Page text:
Rita Levi-Montalcini

“African women have always shouldered a burden of struggle, violence and suffering; nevertheless they have never lost their hope for a better future for all their people”

1909
EARLY RESEARCH
Born in Turin in 1909, Rita Levi-Montalcini graduated in Medicine at the Institute of Anatomy, University of Turin. Since her first years in college, she focused on the study of the nervous system. Following the promulgation of racial laws, she moved to Belgium (1938) in order to carry on her research on the processes of differentiation of the nervous system. During the war, she took refuge in the area of Asti and then hid in Florence, under a false name..
1947
RESEARCH ABROAD
In 1947 Rita Levi-Montalcini was invited to the Washington University in St. Louis, Missouri. In 1951 she travelled to Brazil to perform experiments on in vitro cultures at the Institute of Biophysics at the University of Rio de Janeiro. At the end of that same year, in December, such research brought her to the identification of the growth factor of nerve cells (Nerve Growth Factor, known by the acronym NGF).
1953
COOPERATION WITH STANLEY COHEN
In the winter of 1953, as Rita Levi-Montalcini returned from St. Louis, a young biochemist joined her work, his name was Stanley Cohen. Using the in vitro system that Rita Levi-Montalcini had designed, Cohen identified a tumorous protein fraction capable of stimulating the formation of the halo fibrillar around ganglia cultured in the vicinity of tumor fragments..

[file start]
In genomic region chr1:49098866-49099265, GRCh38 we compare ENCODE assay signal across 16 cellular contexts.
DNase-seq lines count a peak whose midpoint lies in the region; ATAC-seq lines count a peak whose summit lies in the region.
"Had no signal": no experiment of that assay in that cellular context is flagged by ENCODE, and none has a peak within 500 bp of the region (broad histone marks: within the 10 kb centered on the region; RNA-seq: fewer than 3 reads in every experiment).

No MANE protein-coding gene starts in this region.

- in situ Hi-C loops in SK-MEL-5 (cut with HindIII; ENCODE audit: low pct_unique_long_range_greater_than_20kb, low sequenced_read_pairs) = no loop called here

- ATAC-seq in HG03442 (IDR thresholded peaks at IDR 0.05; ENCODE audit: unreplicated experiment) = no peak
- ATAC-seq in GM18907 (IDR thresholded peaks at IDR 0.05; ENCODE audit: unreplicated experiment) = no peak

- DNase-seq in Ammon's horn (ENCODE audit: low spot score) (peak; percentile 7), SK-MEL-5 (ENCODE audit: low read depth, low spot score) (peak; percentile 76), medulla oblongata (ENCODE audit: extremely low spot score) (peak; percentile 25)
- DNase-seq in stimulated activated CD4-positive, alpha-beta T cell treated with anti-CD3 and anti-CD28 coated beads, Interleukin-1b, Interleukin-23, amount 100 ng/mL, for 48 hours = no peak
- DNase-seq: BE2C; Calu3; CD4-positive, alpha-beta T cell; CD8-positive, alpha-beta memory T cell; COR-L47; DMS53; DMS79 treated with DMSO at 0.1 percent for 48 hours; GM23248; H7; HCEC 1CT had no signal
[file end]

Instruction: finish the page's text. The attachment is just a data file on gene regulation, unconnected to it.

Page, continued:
1986
NOBEL PRIZE
In 1969, Rita Levi-Montalcini definitely moved back to Italy and became the director of the Institute of Cell Biology of the CNR in Rome, covering the position until 1989. The discovery of NGF earned her the 1986 Nobel Prize for medicine.
1993
POSITIONS HELD
From 1993 to 1998 Rita Levi-Montalcini chaired the Institute of the Italian Encyclopedia Treccani. She has been a member of the most prestigious national and international scientific academies such as the Accademia Nazionale dei Lincei, the Pontifical Academy of Sciences, the Academy of Sciences also known as the XL, the National Academy of Sciences and the Royal Society. She was honorary president of the Italian Association against Multiple Sclerosis.
1995
BIRTH OF THE Rita-Levi Montalcini FOUNDATION
Rita Levi-Montalcini put effort into the scientific field as well as in the social, through the activities of the Rita Levi- Montalcini Non-profit Foundation which she chaired. The Foundation’s main goal is to help young women from African countries by supporting their education at all levels.
2001
A SENATOR FOR LIFE AND THE EBRI FOUNDATION
On August the 1st, 2001 she was appointed senator for life. In 2005 she founded the European Institute for Research on Brain, under the acronym EBRI (European Brain Research Institute), which she chaired. The EBRI aims to carry out research in the field of neuroscience. Rita Levi-Montalcini died on December the 30th, 2012 at the age of 103, at her house in Rome, in Viale di Villa Massimo. Her funeral was held on December 31st at the Italian Senate and her body was moved to Turin on the following day. After the cremation, her ashes were buried in the family tomb at the Hebrew Monumental Cemetery of Turin.

PUBLICATIONS

1974, “Il messaggio nervoso”

1987, autobiografia “Elogio dell’imperfezione” (autobiografia)

1989, “NGF: apertura di una nuova frontiera nella neurobiologia”

1993, “Il tuo futuro”

1996, “Senz’olio contro vento”

1997, ““The saga of the NGF”

MORE BOOKS,